Party Warms to Merkel’s Successor. German Voters Not So Much

Then-Prime Minister Annegret Kramp-Karrenbauer of Saarland answers questions from reporters in Berlin, September 19, 2014
Then-Prime Minister Annegret Kramp-Karrenbauer of Saarland answers questions from reporters in Berlin, September 19, 2014 (Bundesrat/Henning Schacht)

It was supposed to be a subtle shift to the right.

In anointing the socially conservative former prime minister of Saarland, Annegret Kramp-Karrenbauer, as her successor, Angela Merkel signaled to Germany’s Christian Democrats that after fourteen years of her consensus politics — which even inspired a verb: merkeln — they would return to their right-wing, Christian roots, but without altogether repudiating the centrist strategy that has made the CDU so successful.

The last few weeks have called that balancing act into question. Read more

Small EU Countries Resist Franco-German Push for Protectionism

French president Emmanuel Macron speaks with Dutch prime minister Mark Rutte during a European Council meeting in Brussels, June 24, 2018
French president Emmanuel Macron speaks with Dutch prime minister Mark Rutte during a European Council meeting in Brussels, June 24, 2018 (Elysée)

Since the European Commission blocked a landmark merger of the French and German train manufacturers Alstom and Siemens, France and Germany have come out in support of a “genuine European industrial policy” to compete with China and the United States.

Smaller countries, led by the Netherlands and Poland, are wary. Read more

Germany’s Kramp-Karrenbauer Answers Macron’s Call for EU Reform

Then-Prime Minister Annegret Kramp-Karrenbauer of Saarland attends a session of the Bundesrat in Berlin, Germany, July 10, 2015
Then-Prime Minister Annegret Kramp-Karrenbauer of Saarland attends a session of the Bundesrat in Berlin, Germany, July 10, 2015 (Bundesrat/Henning Schacht)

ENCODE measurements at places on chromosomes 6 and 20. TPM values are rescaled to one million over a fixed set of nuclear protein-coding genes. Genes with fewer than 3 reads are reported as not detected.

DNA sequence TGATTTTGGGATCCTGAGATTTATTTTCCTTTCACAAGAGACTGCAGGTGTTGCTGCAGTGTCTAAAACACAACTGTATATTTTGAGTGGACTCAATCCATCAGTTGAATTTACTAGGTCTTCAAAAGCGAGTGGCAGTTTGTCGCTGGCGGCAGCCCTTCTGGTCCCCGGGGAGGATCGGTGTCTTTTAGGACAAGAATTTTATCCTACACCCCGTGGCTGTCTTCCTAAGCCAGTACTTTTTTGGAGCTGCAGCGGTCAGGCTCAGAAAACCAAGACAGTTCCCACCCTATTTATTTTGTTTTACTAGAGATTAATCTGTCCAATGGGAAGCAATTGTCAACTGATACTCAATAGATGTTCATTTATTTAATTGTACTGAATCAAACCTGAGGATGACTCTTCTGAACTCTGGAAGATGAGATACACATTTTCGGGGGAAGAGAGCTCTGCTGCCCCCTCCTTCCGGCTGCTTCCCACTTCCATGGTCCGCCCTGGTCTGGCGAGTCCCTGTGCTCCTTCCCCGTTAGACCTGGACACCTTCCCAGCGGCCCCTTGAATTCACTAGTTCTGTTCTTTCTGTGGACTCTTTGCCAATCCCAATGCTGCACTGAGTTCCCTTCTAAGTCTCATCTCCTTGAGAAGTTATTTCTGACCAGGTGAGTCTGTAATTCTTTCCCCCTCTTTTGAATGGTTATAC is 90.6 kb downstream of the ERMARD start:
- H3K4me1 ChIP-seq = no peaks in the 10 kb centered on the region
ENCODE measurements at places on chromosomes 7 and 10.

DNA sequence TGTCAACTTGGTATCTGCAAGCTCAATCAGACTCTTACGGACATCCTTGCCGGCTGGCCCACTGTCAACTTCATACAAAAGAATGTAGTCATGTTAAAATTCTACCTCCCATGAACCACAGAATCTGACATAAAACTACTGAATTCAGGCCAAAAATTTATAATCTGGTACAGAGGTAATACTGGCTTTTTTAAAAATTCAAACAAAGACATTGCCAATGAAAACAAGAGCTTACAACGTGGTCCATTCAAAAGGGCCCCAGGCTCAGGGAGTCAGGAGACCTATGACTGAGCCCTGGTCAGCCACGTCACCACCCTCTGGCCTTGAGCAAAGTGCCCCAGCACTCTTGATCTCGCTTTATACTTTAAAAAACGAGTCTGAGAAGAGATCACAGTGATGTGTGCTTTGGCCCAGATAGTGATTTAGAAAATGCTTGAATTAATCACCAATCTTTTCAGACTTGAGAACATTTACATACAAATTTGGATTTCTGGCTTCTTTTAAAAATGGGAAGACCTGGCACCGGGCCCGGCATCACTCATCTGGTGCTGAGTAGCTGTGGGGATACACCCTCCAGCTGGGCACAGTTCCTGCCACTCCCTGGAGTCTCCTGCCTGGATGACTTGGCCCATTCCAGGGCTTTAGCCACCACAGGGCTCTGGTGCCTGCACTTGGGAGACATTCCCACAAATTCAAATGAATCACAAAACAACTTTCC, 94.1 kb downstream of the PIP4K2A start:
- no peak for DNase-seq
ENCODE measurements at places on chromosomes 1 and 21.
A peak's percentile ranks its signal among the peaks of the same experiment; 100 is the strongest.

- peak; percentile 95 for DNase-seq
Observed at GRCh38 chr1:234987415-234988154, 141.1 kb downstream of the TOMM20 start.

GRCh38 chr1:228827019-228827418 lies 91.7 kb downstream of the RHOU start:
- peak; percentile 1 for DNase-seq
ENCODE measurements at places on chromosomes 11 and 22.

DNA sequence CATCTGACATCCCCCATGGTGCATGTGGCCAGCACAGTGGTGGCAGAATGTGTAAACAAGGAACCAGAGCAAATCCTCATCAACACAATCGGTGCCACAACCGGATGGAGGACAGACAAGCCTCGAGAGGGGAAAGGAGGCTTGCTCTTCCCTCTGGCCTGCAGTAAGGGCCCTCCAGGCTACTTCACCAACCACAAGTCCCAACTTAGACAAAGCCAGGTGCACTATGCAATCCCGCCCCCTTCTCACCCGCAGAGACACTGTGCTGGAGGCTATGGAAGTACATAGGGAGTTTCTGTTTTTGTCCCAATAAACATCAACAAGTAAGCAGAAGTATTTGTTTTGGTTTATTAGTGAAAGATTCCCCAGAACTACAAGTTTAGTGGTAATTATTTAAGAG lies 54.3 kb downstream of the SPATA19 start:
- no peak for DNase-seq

Annegret Kramp-Karrenbauer, the leader of Germany’s Christian Democrats and likely successor to Angela Merkel, has answered Emmanuel Macron’s call for a European “renaissance” in an op-ed for Die Welt. (English version here.)

She embraces some of the French president’s proposals but warns against overreach. Read more

Germany’s Nord Stream Climbdown Should Put Ostpolitik to Rest

German chancellor Angela Merkel and Russian president Vladimir Putin deliver a news conference in Sochi, May 18, 2018
German chancellor Angela Merkel and Russian president Vladimir Putin deliver a news conference in Sochi, May 18, 2018 (Presidential Press and Information Office)

Frederick Studemann argues in the Financial Times that Germany’s Ostpolitik breathes its last in the Nord Stream 2 pipeline controversy.

Germany’s allies in Central European and North America have for years argued against the extension of the Baltic Sea pipeline, arguing — correctly — that it is a political project for Moscow. It doesn’t need the extra capacity. It wants to cut its dependence on Russia-wary transit states in Eastern Europe, most notably Ukraine. Read more

Germany’s Merkel Installs Favorite as Successor

Prime Minister Annegret Kramp-Karrenbauer of Saarland attends a session of the Bundesrat in Berlin, Germany, July 10, 2015
Prime Minister Annegret Kramp-Karrenbauer of Saarland attends a session of the Bundesrat in Berlin, Germany, July 10, 2015 (Bundesrat/Henning Schacht)

Angela Merkel has put Annegret Kramp-Karrenbauer, the former prime minister of Saarland, on track to succeed her as chancellor of Germany.

Kramp-Karrenbauer, a relative moderate, defeated the more right-wing Friedrich Merz with 517 to 482 votes at a congress of their Christian Democratic Union (CDU) in Hamburg. Read more

Update from the Election to Succeed Angela Merkel

German Christian Democrat Friedrich Merz
German Christian Democrat Friedrich Merz (CDU/Laurence Chaperon)

Germany’s Christian Democratic Union (CDU) is electing a new leader in December. Angela Merkel ruled out seeking a fourth term after her allies lost state elections in Bavaria and Hesse.

Merkel is staying on as chancellor for now, but her successor at the helm of the CDU will immediately become the favorite to replace her in that position as well.

Here is a summary of the latest news. Read more

Eurozone Budget Could Take Years

French president Emmanuel Macron speaks with Dutch prime minister Mark Rutte during a European Council meeting in Brussels, June 24
French president Emmanuel Macron speaks with Dutch prime minister Mark Rutte during a European Council meeting in Brussels, June 24 (Elysée)

The Financial Times reports that Emmanuel Macron and Angela Merkel have made a “breakthrough” on eurozone reform: the French and German leaders agree the currency union should get its own budget.

The move is good news for the French president, who has long believed that giving the single currency area its own resources will make it more resilient to economic crises.

But it is unlikely to come into being any time soon. Read more